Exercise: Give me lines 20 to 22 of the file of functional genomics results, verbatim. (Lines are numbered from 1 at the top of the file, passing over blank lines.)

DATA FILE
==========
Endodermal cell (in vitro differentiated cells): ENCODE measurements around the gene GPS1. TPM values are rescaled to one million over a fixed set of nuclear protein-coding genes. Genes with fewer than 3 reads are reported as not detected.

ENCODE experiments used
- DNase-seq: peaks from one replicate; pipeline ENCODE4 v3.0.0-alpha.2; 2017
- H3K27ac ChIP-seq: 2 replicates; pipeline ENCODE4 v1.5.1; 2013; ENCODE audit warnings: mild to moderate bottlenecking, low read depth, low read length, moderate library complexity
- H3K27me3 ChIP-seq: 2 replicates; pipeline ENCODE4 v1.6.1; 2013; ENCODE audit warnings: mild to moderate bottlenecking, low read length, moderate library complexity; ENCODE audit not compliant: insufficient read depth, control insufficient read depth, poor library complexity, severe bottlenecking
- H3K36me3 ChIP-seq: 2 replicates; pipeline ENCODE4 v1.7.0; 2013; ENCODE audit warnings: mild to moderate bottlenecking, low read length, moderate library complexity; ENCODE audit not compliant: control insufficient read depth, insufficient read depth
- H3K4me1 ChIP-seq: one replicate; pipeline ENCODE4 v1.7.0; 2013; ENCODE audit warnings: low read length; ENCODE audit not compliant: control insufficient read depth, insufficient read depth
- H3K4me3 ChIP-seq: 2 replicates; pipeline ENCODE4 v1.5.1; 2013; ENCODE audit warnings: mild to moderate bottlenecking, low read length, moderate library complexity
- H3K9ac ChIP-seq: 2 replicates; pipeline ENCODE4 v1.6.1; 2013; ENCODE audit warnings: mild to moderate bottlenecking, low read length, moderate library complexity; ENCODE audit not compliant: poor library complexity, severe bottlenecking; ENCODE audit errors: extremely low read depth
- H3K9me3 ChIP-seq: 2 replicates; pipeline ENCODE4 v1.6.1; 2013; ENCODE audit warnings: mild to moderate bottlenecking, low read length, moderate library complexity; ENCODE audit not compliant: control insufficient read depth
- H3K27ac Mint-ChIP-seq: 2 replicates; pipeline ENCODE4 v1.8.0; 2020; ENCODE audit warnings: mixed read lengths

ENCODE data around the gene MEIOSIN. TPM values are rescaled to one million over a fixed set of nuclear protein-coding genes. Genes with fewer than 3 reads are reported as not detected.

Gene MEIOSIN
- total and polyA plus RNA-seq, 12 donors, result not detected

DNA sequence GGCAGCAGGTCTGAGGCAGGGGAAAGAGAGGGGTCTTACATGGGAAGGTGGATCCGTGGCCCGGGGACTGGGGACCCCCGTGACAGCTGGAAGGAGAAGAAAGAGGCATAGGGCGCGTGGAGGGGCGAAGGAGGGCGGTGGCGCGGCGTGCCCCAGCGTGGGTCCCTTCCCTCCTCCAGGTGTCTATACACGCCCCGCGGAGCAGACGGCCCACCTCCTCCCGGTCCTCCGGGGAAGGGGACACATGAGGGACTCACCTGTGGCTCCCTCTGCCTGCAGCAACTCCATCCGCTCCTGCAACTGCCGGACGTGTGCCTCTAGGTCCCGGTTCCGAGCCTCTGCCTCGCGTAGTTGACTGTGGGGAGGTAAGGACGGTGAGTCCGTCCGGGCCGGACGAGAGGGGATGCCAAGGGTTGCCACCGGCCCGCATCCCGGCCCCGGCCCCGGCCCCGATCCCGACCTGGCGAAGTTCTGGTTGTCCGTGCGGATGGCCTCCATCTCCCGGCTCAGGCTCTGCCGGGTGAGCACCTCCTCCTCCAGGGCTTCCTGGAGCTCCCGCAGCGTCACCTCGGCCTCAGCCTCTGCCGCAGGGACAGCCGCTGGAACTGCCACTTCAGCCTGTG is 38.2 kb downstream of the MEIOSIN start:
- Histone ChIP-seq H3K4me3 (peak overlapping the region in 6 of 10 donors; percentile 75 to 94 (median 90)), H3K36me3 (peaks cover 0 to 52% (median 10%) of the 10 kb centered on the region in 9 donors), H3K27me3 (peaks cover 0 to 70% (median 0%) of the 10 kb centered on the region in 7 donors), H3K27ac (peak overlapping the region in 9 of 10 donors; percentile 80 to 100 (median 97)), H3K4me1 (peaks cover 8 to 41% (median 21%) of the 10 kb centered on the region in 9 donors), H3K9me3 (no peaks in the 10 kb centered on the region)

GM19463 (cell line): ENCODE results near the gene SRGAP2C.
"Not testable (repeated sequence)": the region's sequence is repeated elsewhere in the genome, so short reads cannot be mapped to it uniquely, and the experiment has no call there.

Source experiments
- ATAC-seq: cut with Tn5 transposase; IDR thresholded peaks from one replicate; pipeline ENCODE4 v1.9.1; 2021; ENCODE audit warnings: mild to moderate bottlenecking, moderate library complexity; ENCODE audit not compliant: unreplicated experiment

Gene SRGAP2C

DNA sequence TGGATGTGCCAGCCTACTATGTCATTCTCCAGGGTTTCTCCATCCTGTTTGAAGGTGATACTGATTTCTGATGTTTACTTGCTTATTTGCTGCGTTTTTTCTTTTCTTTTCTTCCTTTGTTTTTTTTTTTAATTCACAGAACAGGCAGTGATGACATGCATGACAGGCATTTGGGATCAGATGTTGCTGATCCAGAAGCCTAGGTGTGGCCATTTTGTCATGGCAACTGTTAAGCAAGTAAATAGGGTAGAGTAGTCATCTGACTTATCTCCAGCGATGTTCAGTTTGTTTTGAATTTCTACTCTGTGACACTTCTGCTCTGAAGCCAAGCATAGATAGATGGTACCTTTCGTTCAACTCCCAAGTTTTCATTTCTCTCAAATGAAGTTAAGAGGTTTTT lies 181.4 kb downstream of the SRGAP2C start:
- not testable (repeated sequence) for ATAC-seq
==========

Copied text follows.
- ATAC-seq: cut with Tn5 transposase; IDR thresholded peaks from one replicate; pipeline ENCODE4 v1.9.1; 2021; ENCODE audit warnings: mild to moderate bottlenecking, moderate library complexity; ENCODE audit not compliant: unreplicated experiment

Gene SRGAP2C

DNA sequence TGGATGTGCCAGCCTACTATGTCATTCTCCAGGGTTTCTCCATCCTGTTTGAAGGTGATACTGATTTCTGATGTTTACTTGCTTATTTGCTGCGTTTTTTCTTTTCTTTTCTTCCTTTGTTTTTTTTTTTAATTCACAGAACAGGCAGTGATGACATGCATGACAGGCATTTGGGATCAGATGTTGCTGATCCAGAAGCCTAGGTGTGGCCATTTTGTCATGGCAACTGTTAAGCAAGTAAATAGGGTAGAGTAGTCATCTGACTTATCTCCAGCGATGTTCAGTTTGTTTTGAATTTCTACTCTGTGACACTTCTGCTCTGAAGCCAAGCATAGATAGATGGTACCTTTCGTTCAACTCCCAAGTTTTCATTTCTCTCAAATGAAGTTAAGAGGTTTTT lies 181.4 kb downstream of the SRGAP2C start: